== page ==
J. A. F. Plateau (Statique expérimentale et théorique des liquides), who made elaborate study of the phenomena of surface-tension, adopted the following method of getting rid of the effects of gravity. He formed a mixture of alcohol and water of the same density as olive oil, and then introduced a quantity of oil into the mixture. It assumes the form of a sphere under the action of surface-tension alone. He then, by means of rings of iron-wire, disks and other contrivances, altered the form of certain parts of the surface of the oil. The free portions of the surface then assume new forms depending on the equilibrium of surface-tension. In this way he produced a great many of the forms of equilibrium of a liquid under the action of surface-tension alone, and compared them with the results of mathematical investigation. He also greatly facilitated the study of liquid films by showing how to form a liquid, the films of which will last for twelve or even for twenty-four hours. The debt which science owes to Plateau is not diminished by the fact that, while investigating these beautiful phenomena, he never himself saw them, having lost his sight in about 1840.
G. L. van der Mensbrugghe (Mém. de l’Acad. Roy. de Belgique, xxxvii., 1873) devised a great number of beautiful illustrations of the phenomena of surface-tension, and showed their connexion with the experiments of Charles Tomlinson on the figures formed by oils dropped on the clean surface of water.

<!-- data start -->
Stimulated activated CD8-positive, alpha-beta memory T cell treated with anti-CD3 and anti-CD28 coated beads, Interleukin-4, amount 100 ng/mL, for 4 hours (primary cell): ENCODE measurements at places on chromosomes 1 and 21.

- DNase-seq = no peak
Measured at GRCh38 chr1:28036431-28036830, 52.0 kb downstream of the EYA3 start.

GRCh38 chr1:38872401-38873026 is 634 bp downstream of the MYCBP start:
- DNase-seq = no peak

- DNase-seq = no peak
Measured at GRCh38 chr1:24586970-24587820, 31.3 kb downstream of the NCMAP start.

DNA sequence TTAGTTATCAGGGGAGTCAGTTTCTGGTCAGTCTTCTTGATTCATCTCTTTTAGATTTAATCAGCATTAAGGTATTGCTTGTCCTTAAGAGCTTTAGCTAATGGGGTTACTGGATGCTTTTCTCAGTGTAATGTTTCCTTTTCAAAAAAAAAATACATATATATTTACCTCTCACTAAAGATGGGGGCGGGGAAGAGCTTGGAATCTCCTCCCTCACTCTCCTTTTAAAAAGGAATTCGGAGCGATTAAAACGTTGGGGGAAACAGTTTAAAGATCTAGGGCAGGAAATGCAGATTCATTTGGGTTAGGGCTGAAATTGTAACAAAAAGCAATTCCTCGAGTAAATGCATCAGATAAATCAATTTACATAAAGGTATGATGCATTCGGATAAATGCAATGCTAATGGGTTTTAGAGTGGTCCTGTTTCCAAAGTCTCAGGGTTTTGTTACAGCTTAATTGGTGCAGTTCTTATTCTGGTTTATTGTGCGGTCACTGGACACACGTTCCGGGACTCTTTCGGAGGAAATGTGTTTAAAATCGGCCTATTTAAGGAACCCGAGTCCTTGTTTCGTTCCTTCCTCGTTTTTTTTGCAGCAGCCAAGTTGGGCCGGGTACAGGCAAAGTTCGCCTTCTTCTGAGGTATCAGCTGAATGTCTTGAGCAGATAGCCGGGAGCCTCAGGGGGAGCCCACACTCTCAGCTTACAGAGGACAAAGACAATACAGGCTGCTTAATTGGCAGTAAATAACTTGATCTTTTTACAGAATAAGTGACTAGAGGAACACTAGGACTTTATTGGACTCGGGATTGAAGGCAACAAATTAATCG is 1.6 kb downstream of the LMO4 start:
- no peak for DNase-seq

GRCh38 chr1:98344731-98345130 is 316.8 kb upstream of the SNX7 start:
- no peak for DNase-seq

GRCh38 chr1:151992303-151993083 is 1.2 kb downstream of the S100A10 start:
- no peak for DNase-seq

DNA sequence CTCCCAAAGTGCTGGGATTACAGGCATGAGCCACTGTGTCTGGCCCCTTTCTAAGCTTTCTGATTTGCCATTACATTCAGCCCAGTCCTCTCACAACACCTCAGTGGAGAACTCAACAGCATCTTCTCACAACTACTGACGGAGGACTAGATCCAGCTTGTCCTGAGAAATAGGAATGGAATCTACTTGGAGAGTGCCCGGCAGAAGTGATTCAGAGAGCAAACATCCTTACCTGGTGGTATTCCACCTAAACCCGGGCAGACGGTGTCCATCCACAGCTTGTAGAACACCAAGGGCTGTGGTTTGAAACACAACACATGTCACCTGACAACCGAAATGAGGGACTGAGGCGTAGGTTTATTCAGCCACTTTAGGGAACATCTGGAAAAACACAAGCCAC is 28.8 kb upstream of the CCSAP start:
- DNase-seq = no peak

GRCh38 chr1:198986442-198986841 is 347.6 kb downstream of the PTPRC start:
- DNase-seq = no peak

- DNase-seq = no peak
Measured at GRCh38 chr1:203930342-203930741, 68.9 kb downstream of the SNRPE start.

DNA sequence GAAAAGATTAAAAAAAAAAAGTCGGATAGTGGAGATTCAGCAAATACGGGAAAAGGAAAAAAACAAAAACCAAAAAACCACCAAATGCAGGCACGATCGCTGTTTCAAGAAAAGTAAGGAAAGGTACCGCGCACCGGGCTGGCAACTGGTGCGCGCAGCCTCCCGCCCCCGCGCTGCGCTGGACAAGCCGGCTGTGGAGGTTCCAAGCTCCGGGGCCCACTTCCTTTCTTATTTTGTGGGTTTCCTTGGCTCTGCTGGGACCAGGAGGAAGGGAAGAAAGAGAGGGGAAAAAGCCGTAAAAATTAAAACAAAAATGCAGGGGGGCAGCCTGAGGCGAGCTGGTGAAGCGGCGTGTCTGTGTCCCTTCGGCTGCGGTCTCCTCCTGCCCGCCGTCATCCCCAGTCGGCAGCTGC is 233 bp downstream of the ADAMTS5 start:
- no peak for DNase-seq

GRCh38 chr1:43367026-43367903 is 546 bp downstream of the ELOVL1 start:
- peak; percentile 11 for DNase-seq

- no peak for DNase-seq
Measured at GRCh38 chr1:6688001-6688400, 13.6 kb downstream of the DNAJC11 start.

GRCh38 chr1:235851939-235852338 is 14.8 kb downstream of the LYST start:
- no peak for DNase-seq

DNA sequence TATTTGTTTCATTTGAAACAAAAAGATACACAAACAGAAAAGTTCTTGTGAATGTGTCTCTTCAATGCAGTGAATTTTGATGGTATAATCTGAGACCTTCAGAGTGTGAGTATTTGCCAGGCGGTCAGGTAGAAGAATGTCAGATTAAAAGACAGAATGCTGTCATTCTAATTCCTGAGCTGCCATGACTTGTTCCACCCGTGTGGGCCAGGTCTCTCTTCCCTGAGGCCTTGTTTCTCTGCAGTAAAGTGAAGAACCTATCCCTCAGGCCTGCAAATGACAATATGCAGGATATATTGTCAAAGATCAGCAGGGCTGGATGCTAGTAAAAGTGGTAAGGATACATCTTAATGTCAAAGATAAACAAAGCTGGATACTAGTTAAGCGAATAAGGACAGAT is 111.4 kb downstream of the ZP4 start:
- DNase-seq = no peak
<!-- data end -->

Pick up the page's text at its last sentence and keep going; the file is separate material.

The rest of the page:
Athanase Dupré in his 5th, 6th and 7th Memoirs on the Mechanical Theory of Heat (Ann. de Chimie et de Physique, 1866–1868) applied the principles of thermodynamics to capillary phenomena, and the experiments of his son Paul were exceedingly ingenious and well devised, tracing the influence of surface-tension in a great number of very different circumstances, and deducing from independent methods the numerical value of the surface-tension. The experimental evidence which Dupré obtained bearing on the molecular structure of liquids must be very valuable, even if our present opinions on this subject should turn out to be erroneous.
F. H. R. Lüdtge (Pogg. Ann. cxxxix. p. 620) experimented on liquid films, and showed how a film of a liquid of high surface-tension is replaced by a film of lower surface-tension. He also experimented on the effects of the thickness of the film, and came to the conclusion that the thinner a film is, the greater is its tension. This result, however, was tested by Van der Mensbrugghe, who found that the tension is the same for the same liquid whatever be the thickness, as long as the film does not burst. [The continued coexistence of various thicknesses, as evidenced by the colours in the same film, affords an instantaneous proof of this conclusion.] The phenomena of very thin liquid films deserve the most careful study, for it is in this way that we are most likely to obtain evidence by which we may test the theories of the molecular structure of liquids.
Sir W. Thomson (afterwards Lord Kelvin) investigated the effect of the curvature of the surface of a liquid on the thermal equilibrium between the liquid and the vapour in contact with it. He also calculated the effect of surface-tension on the propagation of waves on the surface of a liquid, and determined the minimum velocity of a wave, and the velocity of the wind when it is just sufficient to disturb the surface of still water.
Theory of Capillary Action